{[ promptMessage ]}

Bookmark it

{[ promptMessage ]}

chest_trauma - Chest Trauma Chest Trauma Gráinne Murphy...

Info iconThis preview shows page 1. Sign up to view the full content.

View Full Document Right Arrow Icon
This is the end of the preview. Sign up to access the rest of the document.

Unformatted text preview: Chest Trauma Chest Trauma Gráinne Murphy Final Med April 2002 Introduction Introduction Chest trauma is often sudden and dramatic s Accounts for 25% of all trauma deaths s 2/3 of deaths occur after reaching hospital s Serious pathological consequnces: ­hypoxia, hypovolaemia, myocardial failure s Mechanism of Injury Mechanism of Injury Penetrating injuries s E.g. stab wounds etc. s Primarily peripheral lung s Haemothorax s Pneumothorax s Cardiac, great vessel or oesophageal injury Blunt injuries Either: ­ direct blow (e.g. rib fracture) ­ deceleration injury or ­ compression injury s Rib fracture is the most common sign of blunt thoracic trauma s Fracture of scapula, sternum, or first rib suggests massive force of injury s Chest wall injuries Chest wall injuries s Rib fractures s Flail chest s Open pneumothorax Rib fractures Rib fractures Most common thoracic injury s Localised pain, tenderness, crepitus s CXR to exclude other injuries s Analgesia..avoid taping s Underestimation of effect s Upper ribs, clavicle or scapula fracture: suspect vascular injury s Flail chest Flail chest Multiple rib fractures produce a mobile fragment which moves paradoxically with respiration s Significant force required s Usually diagnosed clinically s Rx: ABC Analgesia s Flail chest Flail chest Flail Chest - detail Open pneumothorax Open pneumothorax Defect in chest wall provides a direct communication between the pleural space and the environment s Lung collapse and paroxysmal shifting of mediastinum with each respiratory effort ± tension pneumothorax s “Sucking chest wound” s Rx: ABCs…closure of wound…chest drain s Lung injury Lung injury Pulmonary contusion s Pneumothorax s Haemothorax s Parenchymal injury s Trachea and bronchial injuries s Pneumomediastinum s Pneumothorax Pneumothorax Air in the pleural cavity s Blunt or penetrating injury that disrupts the parietal or visceral pleura s Unilateral signs: ↓ movement and breath sounds, resonant to percussion s Confirmed by CXR s Rx: chest drain s Pneumothorax Pneumothorax Tension pneumothorax Tension pneumothorax Air enters pleural space and cannot escape s P/C: chest pain, dyspnoea s Dx: ­ respiratory distress ­ tracheal deviation (away) ­ absence of breath sounds ­ distended neck veins ­ hypotension s s s s s Surgical emergency Rx: emergency decompression before CXR Either large bore cannula in 2nd ICS, MCL or insert chest tube CXR to confirm site of insertion Haemothorax Haemothorax Blunt or penetrating trauma s Requires rapid decompression and fluid resuscitation s May require surgical intervention s Clinically: hypovolaemia absence of breath sounds dullness to percussion s CXR may be confused with collapse s Heart, Aorta & Diaphragm Heart, Aorta & Diaphragm Blunt cardiac injury ­ contusion ­ ventricular, septal or valvular rupture s Cardiac tamponade s Ruptured thoracic aorta s Diaphragmatic rupture s Cardiac Tamponade Cardiac Tamponade Blood in the pericardial sac s Most frequently penetrating injuries s Shock, ↑ JVP, PEA, pulsus paradoxus s Classically, Beck’s triad: ­ distended neck veins ­ muffled heart sounds ­ hypotension s Rx: Volume resuscitation Pericardiocentesis s Cardiac tamponade Cardiac tamponade Aortic rupture Aortic rupture Usually blunt trauma involving deceleration forces; especially RTAs s ~90% die within minutes s Most common site near ligamentum arteriosum s Dx: clinical suspicion, CXR, aortography, contrast CT or TOE s Rx: surgical…poor prognosis s Aortic rupture Aortic rupture Iatrogenic trauma Iatrogenic trauma NG tubes: ­coiling ­endobronchial placement ­pneumothorax s Chest tubes: ­ subcutaneous ­ intraparenchymal ­ intrafissural s Central lines: ­ neck ­ coronary sinus ­ pneumothorax s Line in jugular vein Line in jugular vein Misplaced nasogastric tube Misplaced nasogastric tube Chest trauma: summary Chest trauma: summary Common s Serious s Primary goal is to provide oxygen to vital organs s Remember Airway Breathing Circulation s Be alert to change in clinical condition s ...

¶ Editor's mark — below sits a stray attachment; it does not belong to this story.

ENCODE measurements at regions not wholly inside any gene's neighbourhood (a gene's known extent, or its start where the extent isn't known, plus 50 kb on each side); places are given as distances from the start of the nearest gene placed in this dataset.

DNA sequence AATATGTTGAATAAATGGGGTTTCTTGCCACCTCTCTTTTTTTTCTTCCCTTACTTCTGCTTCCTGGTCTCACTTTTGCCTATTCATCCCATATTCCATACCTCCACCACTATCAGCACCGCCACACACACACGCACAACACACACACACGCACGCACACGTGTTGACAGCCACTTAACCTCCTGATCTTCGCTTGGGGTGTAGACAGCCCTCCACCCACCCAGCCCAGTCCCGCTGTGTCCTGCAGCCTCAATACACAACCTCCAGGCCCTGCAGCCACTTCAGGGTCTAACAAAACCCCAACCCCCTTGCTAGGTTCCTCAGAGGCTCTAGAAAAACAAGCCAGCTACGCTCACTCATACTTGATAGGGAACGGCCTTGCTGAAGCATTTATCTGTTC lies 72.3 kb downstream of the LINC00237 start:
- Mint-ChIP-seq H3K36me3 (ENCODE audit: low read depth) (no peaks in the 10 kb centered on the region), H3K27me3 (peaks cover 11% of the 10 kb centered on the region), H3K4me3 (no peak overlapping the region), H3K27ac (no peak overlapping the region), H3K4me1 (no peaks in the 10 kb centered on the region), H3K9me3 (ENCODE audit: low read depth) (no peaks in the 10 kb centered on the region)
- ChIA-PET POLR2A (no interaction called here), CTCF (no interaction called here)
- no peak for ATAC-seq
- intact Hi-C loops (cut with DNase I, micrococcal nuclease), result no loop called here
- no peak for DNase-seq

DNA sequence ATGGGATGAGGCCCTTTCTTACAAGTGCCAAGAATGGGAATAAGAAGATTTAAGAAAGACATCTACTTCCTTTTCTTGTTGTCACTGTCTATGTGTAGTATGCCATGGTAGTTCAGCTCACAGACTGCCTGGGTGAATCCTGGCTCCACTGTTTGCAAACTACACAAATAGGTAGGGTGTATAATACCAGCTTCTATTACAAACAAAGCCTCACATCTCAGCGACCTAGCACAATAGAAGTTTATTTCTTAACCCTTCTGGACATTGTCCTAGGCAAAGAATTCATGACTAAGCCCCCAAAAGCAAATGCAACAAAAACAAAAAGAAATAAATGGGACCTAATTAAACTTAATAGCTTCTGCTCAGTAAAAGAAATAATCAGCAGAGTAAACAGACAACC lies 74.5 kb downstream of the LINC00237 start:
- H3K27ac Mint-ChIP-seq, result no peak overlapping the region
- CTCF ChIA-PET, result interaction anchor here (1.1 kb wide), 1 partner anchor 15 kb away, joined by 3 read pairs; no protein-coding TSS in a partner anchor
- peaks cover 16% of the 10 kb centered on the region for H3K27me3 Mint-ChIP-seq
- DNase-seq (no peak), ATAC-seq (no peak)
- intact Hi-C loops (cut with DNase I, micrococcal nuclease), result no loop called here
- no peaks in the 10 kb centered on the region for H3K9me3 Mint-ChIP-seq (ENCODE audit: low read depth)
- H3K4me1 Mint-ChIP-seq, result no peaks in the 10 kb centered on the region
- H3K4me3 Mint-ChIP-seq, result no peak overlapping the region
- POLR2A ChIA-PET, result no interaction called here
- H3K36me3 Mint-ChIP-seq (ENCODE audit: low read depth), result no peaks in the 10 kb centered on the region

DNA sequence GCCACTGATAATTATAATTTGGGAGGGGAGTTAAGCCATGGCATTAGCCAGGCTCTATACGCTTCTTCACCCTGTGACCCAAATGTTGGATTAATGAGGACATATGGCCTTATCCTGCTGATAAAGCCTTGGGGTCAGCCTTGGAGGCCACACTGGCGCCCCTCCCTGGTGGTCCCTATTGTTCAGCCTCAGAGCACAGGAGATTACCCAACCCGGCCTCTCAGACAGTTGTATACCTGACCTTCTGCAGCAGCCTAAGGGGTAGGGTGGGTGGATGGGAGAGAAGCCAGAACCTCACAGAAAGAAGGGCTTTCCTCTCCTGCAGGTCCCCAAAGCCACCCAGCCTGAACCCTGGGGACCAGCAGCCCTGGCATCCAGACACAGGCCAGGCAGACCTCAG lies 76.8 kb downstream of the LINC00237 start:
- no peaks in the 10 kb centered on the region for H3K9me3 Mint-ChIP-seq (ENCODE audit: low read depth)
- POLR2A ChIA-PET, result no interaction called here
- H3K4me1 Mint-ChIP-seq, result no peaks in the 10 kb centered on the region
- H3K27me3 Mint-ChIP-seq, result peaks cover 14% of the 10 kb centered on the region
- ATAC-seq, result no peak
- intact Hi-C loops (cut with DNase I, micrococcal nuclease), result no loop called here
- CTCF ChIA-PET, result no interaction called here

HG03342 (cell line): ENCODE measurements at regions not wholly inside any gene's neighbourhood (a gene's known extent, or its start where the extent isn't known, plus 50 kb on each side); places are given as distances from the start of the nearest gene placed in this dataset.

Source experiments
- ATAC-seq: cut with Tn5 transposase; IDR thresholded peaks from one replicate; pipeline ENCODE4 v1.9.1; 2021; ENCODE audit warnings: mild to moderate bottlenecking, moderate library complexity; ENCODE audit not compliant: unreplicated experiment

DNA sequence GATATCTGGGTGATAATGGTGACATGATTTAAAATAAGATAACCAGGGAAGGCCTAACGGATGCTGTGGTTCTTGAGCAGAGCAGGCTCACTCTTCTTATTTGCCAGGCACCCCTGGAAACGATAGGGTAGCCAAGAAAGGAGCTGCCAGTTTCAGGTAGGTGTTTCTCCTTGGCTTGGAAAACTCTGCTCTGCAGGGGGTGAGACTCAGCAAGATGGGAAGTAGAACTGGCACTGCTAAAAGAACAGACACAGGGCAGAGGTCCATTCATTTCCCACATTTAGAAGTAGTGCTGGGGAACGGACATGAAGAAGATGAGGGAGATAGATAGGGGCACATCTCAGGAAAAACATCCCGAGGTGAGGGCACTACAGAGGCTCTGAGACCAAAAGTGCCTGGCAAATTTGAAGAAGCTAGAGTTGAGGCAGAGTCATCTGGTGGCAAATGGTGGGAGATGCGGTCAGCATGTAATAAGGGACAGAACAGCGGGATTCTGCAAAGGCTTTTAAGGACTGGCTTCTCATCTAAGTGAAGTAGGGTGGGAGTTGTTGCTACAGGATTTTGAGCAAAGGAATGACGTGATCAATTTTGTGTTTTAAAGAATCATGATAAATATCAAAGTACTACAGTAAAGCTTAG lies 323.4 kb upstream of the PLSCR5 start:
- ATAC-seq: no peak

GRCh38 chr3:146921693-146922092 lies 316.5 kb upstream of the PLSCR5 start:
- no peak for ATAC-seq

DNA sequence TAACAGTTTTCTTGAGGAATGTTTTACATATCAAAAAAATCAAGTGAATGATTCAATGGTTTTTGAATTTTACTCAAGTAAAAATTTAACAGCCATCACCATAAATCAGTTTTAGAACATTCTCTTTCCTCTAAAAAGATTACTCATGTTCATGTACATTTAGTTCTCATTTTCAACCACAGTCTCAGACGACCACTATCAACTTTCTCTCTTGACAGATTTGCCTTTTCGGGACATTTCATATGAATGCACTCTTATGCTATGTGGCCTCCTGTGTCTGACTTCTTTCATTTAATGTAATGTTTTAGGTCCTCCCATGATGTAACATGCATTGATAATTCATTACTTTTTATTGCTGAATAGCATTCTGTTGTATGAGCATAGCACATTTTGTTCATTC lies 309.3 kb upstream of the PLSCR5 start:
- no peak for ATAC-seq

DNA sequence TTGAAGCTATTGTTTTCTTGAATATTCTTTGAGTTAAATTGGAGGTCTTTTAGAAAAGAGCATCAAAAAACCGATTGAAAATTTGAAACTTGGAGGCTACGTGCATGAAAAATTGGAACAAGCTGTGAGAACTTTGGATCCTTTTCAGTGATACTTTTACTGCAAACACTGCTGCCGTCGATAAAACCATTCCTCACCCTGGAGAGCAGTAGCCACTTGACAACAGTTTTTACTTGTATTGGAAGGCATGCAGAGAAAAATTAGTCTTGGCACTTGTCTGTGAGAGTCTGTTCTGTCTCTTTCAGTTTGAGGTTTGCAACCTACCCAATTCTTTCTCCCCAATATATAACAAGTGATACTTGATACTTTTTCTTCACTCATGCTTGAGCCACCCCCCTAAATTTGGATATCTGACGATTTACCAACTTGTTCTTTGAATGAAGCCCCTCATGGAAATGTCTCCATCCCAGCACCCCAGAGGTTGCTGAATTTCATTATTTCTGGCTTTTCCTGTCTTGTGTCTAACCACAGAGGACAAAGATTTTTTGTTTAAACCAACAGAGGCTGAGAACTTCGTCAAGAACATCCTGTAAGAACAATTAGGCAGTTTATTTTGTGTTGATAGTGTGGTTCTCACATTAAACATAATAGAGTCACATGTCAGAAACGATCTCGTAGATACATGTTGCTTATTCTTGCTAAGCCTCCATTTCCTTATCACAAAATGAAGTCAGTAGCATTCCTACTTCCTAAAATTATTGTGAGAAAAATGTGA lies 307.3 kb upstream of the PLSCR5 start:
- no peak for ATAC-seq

View Full Document

  • Fall '11
  • Dr.Aslam
  • Tension pneumothorax, Pulmonary contusion, Flail Chest, Chest trauma, Chest Trauma Chest, chest Flail chest

{[ snackBarMessage ]}

Ask a homework question - tutors are online